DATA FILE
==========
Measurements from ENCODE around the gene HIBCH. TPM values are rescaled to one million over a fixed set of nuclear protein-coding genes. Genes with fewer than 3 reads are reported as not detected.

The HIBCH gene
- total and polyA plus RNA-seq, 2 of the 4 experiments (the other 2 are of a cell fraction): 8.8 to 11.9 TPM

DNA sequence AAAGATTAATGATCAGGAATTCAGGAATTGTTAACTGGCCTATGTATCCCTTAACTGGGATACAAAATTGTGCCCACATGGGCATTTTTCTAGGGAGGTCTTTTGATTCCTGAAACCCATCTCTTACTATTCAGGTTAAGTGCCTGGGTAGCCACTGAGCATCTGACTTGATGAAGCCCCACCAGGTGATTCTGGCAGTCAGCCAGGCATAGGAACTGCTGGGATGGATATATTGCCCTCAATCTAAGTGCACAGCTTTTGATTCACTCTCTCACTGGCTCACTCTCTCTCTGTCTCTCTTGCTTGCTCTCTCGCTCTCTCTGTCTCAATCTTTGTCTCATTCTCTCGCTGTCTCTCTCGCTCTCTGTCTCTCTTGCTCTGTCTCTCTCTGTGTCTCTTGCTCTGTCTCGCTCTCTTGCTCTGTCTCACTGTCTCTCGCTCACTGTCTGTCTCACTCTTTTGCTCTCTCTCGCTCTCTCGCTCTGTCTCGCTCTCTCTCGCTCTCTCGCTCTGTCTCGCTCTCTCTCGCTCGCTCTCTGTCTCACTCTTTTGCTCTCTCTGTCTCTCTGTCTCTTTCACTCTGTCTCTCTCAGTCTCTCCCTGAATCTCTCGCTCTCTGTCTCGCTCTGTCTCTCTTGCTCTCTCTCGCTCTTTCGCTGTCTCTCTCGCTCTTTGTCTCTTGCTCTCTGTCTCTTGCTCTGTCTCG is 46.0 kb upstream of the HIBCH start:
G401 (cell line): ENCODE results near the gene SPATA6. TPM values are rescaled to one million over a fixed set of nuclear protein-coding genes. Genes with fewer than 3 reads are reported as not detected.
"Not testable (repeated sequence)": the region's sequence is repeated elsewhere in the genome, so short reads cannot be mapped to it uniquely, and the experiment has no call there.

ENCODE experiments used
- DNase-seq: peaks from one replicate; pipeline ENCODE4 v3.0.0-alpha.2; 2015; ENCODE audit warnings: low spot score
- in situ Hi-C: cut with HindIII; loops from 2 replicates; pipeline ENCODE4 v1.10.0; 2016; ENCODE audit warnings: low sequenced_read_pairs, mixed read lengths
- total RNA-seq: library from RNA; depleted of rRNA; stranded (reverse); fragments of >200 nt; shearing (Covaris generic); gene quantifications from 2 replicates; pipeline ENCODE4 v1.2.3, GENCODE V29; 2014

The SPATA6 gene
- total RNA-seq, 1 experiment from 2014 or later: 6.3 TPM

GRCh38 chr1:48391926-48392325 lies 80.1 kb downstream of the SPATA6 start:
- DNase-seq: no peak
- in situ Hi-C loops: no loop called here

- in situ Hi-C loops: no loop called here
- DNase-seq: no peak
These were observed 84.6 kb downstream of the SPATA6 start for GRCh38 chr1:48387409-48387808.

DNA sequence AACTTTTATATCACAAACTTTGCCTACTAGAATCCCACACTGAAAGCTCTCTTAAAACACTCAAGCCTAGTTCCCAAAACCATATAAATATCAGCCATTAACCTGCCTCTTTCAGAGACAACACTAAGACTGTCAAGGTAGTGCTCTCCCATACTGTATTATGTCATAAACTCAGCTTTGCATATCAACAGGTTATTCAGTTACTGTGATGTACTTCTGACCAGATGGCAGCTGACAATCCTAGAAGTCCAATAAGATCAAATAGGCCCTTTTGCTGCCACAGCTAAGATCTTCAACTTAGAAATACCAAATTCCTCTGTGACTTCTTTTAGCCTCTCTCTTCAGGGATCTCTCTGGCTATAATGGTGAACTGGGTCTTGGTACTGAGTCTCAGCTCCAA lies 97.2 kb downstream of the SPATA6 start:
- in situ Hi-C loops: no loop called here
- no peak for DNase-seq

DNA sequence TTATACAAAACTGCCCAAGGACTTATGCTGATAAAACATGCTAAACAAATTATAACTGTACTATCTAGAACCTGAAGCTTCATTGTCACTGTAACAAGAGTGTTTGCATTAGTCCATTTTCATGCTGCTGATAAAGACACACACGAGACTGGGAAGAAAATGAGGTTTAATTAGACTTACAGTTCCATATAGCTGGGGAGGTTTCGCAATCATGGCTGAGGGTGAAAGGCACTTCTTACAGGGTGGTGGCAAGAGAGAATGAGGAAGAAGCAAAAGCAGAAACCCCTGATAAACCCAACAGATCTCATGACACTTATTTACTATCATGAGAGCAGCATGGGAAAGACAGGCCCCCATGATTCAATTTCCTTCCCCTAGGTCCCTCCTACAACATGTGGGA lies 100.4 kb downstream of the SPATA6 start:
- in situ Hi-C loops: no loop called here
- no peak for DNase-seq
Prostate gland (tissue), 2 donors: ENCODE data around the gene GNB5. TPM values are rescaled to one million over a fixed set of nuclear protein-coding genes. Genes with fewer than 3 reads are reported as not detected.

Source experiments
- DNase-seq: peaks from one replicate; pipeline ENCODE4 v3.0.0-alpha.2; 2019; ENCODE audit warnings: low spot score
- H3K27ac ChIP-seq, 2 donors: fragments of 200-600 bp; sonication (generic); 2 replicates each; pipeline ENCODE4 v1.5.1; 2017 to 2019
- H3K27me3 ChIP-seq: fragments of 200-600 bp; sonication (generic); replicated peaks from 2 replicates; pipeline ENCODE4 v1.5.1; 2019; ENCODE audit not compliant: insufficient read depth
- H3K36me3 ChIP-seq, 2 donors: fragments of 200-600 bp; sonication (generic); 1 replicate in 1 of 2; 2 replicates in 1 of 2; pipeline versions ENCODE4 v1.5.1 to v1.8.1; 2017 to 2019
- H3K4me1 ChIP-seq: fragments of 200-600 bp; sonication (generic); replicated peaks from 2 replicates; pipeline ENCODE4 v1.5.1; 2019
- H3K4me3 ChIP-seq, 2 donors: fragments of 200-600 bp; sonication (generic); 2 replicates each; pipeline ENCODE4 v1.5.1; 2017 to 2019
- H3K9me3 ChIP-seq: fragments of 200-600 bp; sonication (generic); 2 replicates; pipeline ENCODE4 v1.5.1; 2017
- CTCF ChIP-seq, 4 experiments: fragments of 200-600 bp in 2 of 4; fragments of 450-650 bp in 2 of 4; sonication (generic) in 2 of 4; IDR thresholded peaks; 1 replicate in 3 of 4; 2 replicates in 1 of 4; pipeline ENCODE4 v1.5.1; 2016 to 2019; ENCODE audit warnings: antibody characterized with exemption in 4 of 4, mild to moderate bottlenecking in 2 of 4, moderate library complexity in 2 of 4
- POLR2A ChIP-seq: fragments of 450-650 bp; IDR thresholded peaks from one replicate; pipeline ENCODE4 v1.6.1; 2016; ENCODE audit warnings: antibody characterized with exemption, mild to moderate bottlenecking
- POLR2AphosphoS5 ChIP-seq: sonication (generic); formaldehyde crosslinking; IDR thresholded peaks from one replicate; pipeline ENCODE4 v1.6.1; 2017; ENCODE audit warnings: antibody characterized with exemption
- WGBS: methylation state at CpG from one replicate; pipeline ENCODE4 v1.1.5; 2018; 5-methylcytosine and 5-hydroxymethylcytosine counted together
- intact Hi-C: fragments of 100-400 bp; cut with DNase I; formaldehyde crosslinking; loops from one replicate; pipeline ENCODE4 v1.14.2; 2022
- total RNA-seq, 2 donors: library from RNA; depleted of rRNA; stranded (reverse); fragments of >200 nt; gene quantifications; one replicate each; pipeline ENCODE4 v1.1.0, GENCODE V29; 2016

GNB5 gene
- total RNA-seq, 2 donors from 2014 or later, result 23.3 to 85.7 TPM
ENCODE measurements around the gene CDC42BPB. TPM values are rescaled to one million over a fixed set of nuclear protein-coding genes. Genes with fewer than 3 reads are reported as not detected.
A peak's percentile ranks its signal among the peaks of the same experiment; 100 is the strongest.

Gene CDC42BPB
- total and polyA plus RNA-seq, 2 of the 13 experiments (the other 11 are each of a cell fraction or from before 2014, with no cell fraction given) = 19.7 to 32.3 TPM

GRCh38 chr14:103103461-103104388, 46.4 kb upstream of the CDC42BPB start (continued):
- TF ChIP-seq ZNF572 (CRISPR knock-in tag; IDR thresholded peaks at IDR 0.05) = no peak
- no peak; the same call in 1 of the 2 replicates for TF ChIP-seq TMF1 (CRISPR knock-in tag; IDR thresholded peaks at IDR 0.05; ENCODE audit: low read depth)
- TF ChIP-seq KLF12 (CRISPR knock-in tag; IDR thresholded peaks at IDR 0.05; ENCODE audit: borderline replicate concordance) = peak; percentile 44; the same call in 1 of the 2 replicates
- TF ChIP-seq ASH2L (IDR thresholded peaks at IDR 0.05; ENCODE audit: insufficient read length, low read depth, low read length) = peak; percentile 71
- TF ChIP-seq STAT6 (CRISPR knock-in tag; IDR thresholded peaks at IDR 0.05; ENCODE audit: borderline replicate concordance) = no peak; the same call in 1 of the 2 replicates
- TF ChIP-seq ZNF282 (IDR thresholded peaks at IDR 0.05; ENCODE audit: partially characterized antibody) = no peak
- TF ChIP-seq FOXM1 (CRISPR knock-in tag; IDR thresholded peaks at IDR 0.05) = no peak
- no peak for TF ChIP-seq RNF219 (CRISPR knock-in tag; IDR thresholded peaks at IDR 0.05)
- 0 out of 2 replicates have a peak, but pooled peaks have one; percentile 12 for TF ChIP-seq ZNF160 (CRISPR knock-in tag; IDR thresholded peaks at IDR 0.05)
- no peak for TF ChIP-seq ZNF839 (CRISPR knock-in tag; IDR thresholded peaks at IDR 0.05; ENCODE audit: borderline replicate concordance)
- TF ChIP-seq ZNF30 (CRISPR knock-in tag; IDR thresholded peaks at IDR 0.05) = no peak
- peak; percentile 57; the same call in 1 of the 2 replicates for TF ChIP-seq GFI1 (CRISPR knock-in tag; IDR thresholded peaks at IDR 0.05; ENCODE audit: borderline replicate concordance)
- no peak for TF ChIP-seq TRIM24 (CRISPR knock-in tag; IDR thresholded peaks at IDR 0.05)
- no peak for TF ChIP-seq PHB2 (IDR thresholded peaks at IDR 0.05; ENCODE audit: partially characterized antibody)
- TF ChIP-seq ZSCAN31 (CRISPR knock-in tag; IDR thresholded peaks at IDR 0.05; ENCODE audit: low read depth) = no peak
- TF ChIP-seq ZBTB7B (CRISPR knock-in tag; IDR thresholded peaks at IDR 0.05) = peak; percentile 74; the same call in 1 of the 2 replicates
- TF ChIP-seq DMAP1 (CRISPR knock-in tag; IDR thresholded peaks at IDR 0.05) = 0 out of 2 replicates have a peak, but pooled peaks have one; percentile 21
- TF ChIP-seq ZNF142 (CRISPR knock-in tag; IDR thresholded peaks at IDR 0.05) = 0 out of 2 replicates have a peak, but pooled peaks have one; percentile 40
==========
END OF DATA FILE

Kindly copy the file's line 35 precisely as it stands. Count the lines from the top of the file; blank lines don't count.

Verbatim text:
- POLR2A ChIP-seq: fragments of 450-650 bp; IDR thresholded peaks from one replicate; pipeline ENCODE4 v1.6.1; 2016; ENCODE audit warnings: antibody characterized with exemption, mild to moderate bottlenecking